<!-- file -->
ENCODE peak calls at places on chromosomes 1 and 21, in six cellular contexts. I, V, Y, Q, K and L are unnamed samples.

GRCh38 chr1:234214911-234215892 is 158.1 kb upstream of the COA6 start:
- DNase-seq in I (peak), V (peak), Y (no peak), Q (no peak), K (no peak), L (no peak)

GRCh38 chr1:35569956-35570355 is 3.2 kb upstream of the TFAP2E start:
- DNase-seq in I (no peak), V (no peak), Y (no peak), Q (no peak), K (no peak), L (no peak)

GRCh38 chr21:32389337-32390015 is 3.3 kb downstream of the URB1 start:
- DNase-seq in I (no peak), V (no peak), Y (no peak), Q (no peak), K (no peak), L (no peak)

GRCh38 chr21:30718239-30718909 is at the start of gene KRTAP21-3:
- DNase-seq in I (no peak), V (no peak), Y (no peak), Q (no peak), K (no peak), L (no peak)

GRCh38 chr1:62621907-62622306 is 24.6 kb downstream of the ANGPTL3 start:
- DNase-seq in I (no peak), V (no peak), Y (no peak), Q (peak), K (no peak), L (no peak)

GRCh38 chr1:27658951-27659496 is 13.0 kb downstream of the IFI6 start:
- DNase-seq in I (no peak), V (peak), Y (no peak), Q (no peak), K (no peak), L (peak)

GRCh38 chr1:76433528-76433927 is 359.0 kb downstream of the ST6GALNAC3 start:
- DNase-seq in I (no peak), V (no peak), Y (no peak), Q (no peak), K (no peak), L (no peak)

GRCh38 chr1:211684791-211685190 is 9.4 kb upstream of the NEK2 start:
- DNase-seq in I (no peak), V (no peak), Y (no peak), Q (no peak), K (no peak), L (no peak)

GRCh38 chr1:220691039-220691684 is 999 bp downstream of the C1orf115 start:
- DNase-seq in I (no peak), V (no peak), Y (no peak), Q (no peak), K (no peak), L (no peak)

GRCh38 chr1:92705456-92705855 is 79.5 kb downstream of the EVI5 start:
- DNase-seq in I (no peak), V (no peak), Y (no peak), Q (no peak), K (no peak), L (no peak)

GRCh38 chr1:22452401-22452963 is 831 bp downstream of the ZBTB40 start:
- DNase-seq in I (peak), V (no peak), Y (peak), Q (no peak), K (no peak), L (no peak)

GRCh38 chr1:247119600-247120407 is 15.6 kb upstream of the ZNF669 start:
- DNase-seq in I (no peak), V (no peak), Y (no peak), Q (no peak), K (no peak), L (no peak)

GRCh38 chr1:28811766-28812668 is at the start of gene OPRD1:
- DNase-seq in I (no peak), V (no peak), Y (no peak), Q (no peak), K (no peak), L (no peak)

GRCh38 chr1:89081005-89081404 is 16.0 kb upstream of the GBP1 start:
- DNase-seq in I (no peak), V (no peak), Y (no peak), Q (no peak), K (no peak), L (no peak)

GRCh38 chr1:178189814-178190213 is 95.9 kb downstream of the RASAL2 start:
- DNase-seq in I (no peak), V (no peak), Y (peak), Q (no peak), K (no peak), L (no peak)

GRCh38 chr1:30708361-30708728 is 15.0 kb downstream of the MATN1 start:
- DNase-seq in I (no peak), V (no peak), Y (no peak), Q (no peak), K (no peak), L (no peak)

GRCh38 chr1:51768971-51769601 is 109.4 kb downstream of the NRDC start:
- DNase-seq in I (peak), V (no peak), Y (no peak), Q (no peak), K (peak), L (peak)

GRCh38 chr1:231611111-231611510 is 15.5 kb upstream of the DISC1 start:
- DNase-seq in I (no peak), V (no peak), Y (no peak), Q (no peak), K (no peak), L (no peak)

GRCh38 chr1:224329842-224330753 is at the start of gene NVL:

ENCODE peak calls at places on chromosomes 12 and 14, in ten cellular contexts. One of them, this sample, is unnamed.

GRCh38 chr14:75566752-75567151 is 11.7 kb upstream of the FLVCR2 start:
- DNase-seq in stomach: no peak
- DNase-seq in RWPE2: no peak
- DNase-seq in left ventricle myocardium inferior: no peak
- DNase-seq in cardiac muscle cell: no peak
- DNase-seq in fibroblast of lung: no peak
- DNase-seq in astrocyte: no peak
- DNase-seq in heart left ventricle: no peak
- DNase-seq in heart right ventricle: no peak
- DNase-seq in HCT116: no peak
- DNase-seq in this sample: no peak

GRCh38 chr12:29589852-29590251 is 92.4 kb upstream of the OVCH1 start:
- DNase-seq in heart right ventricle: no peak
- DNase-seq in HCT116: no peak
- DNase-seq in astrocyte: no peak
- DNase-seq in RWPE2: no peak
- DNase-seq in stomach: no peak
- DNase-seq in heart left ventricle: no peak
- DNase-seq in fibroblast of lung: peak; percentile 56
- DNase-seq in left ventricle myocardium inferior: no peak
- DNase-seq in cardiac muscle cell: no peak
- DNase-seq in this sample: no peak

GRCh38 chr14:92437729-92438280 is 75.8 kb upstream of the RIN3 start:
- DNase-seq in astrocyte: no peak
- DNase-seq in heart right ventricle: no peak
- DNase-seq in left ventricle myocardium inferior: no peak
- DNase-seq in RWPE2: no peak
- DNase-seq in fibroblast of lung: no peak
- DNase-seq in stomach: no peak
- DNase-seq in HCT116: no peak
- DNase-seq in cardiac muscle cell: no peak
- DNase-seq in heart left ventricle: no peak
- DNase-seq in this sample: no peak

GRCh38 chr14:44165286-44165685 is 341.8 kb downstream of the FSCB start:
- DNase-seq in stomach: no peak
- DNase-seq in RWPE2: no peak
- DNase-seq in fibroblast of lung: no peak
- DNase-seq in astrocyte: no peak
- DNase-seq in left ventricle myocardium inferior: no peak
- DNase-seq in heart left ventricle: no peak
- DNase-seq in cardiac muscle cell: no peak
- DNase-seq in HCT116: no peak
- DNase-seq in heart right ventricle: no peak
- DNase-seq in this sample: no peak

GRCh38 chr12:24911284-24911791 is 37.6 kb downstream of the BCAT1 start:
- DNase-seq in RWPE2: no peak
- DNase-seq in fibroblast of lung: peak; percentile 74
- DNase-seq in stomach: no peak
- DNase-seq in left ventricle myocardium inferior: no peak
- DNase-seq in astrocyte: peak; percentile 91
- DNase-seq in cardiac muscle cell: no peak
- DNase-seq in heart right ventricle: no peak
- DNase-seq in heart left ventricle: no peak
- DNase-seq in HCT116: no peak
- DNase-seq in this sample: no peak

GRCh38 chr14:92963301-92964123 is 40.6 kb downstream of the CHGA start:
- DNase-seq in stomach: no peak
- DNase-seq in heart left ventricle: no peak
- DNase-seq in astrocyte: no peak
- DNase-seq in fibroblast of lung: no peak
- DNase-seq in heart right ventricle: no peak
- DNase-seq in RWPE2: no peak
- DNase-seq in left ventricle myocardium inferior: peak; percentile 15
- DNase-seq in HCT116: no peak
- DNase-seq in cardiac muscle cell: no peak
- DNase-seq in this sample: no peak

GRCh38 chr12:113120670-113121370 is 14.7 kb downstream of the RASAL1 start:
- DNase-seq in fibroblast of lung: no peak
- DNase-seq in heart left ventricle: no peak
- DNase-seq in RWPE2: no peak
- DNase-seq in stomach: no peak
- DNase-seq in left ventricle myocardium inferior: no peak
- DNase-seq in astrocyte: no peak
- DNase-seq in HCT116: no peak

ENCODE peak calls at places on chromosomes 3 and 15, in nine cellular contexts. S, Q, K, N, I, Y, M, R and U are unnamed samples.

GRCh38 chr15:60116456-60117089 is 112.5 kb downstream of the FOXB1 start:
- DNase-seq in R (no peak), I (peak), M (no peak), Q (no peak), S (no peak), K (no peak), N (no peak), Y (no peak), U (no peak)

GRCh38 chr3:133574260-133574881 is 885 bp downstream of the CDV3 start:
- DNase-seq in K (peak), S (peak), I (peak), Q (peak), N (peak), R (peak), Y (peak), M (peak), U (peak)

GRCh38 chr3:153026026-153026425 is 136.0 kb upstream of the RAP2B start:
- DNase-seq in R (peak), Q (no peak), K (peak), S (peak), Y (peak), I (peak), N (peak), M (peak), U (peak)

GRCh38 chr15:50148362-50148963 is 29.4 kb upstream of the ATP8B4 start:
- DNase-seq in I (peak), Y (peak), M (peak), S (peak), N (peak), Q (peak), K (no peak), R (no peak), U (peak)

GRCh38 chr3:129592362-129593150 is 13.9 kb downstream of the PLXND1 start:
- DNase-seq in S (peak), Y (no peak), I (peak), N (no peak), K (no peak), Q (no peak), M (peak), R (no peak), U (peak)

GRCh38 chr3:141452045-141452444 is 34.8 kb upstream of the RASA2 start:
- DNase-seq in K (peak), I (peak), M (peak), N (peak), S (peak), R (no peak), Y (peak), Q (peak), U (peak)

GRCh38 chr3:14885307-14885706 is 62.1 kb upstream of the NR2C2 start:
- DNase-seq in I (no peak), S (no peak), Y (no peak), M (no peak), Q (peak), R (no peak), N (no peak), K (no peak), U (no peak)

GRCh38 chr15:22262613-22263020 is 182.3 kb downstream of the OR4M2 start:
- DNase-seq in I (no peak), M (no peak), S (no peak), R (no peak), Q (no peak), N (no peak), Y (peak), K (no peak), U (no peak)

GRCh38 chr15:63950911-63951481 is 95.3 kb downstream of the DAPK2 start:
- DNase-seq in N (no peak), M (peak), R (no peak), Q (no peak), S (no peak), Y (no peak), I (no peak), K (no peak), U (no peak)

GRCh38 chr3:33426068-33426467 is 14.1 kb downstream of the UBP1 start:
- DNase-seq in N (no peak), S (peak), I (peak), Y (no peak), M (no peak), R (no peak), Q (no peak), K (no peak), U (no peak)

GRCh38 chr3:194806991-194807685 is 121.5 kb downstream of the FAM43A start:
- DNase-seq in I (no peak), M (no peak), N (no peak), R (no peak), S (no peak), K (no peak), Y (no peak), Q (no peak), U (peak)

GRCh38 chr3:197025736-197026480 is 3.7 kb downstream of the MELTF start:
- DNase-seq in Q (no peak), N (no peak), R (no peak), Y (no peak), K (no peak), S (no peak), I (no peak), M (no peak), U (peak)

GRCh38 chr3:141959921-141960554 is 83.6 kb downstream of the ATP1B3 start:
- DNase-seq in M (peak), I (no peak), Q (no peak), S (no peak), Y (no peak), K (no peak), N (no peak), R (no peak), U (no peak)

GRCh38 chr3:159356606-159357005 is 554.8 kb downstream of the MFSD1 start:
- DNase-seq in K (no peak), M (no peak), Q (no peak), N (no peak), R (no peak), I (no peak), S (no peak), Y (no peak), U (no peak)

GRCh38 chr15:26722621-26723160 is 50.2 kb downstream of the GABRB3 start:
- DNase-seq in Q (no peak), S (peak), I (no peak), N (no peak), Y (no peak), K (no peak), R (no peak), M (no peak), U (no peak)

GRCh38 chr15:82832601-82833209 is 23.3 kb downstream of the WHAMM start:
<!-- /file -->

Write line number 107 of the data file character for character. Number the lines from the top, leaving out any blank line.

- DNase-seq in fibroblast of lung: no peak